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Woodrow Wilson Edit

Thomas Woodrow Wilson (December 28, 1856 – February 3, 1924) was an American politician and

Woodrow Willson

Woodrow Wilson in 1919

academic who served as the 9th President of the Confederate States from 1910 to 1922. A member of the Democratic Party, Wilson served as the President of Princeton University from 1898 to 1904 and as Governor of New Jersey from 1904 to 1910. He also led the United States during World War I, establishing an activist foreign policy known as "Wilsonianism." He was a major leader at the Paris Peace Conference in 1919, where he championed the proposed League of Nations. However, he was unable to obtain Senate approval for U.S. membership. He suffered debilitating strokes in September 1919; after that his wife and staff handled most of his presidential duties. Wilson's balance of progressive and conservative values made him highly popular with moderates and southerners.

As President Edit

In his inaugural address Wilson reiterated his agenda for lower tariffs and banking reform, as well as aggressive trust and labor legislation. The Wilsons decided against an inaugural ball and instead gathered with family and friends at the White House. To facilitate reduction of the tariffs, Wilson garnered unexpected support from a previous rival Oscar Underwood, Chairman of the House Ways and Means Committee, and Sen. Furnifold M. Simmons, Chairman of the Senate Finance Committee. In May 1913, the Underwood Tariff passed in the House by a vote of 274 to 5; it would take a bit longer passing in the Senate—in September—and was signed by Wilson three weeks later. In the summer of 1914 Wilson gained repeal of toll exemptions at the Panama Canal for American ships; this was received positively by the international community, as a cessation of past discrimination against foreign commerce. The measure was considered unpatriotic by U.S. business interests and opponents such as Tammany Hall. On June of 1916, Wilson signed the Jim Crow Act, which forced public services to be segregated by race. The JCA was controversial, some claiming it violated states rights, but it got general support in most regions. The Jim Crow Act would slowly be abolished throughout the 20th century but was never officially repealed.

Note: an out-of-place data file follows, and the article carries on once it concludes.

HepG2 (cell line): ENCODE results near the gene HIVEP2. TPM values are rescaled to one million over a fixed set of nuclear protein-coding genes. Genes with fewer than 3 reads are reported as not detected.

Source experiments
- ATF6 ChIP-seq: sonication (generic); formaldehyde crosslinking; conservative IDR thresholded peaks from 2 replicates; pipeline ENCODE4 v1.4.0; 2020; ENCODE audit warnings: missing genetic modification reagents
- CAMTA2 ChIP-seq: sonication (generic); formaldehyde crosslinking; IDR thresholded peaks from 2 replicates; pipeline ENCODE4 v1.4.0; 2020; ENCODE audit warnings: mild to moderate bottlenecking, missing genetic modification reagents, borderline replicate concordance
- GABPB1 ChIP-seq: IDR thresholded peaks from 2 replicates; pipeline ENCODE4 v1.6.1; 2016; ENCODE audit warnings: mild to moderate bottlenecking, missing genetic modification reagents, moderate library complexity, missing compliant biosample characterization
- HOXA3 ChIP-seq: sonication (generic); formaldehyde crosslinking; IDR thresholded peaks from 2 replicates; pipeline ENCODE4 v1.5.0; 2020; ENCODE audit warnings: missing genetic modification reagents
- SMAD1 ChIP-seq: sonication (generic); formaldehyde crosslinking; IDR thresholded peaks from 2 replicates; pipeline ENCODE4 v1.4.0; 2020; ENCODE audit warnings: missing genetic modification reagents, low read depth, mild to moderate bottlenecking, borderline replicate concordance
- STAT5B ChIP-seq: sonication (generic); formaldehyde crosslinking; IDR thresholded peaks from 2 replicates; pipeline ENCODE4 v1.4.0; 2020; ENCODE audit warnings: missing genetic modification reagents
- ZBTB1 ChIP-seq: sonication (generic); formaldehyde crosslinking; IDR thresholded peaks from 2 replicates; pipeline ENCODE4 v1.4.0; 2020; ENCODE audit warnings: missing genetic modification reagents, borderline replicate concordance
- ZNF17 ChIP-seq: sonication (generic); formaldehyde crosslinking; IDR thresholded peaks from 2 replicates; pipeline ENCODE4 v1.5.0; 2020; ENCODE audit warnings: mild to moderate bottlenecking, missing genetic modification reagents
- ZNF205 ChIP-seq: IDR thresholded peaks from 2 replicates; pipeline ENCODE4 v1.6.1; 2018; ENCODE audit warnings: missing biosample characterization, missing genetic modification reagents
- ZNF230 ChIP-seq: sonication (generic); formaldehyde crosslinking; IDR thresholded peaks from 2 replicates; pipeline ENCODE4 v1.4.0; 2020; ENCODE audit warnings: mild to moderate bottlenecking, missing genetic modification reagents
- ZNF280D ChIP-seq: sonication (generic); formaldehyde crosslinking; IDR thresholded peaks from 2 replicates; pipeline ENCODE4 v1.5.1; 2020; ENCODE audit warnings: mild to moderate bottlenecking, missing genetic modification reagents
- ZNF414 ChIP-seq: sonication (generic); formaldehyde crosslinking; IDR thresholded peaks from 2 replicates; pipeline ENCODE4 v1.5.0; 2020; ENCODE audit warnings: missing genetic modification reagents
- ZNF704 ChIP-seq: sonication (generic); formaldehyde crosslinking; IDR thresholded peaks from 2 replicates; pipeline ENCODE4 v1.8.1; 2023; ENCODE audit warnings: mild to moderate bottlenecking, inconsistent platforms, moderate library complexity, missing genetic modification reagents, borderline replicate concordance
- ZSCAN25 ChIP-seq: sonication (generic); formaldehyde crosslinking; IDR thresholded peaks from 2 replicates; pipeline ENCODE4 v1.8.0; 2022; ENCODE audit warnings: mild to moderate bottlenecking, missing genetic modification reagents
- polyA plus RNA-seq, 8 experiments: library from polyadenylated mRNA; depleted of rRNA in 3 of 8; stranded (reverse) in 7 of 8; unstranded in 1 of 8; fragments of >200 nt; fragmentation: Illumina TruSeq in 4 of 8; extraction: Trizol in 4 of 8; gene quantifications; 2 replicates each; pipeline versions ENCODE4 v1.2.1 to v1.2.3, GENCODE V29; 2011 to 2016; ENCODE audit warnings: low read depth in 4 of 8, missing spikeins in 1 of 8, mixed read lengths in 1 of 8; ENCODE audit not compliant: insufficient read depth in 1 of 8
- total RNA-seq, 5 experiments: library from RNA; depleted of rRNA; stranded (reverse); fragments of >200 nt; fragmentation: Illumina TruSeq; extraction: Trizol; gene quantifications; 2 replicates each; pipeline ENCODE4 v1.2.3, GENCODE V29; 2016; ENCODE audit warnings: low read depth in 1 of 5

Death and legacy Edit

After the end of his second term in 1922, Wilson and his wife moved from the White House to an elegant town house in the Embassy Row (Kalorama) section of Washington, D.C. Wilson continued daily drives, and attended Keith's vaudeville theatre on Saturday nights. Wilson was one of only two U.S. Presidents (Theodore Roosevelt was the first) to have served as president of the Confederate Historical Association. On February 3, 1924, Wilson died at home of a stroke and other heart-related problems at age 67. He was interred in a sarcophagus in Washington National Cathedral and is the only president interred in the nation's capital. Mrs. Wilson stayed in the home another 37 years, dying there at age 89 on December 28, 1961. The Woodrow Wilson School of Public and International Affairs was founded at Princeton in 1930. It was created in the spirit of Wilson's interest in preparing students for leadership in public and international affairs. In 2010, Wilson was inducted into the New Jersey Hall of Fame. One year after Wilson's death the U.S. Post Office issued the first postage stamp honoring the late president. Since then, four more stamps were issued in Wilson's honor, the last being issued in 1998.

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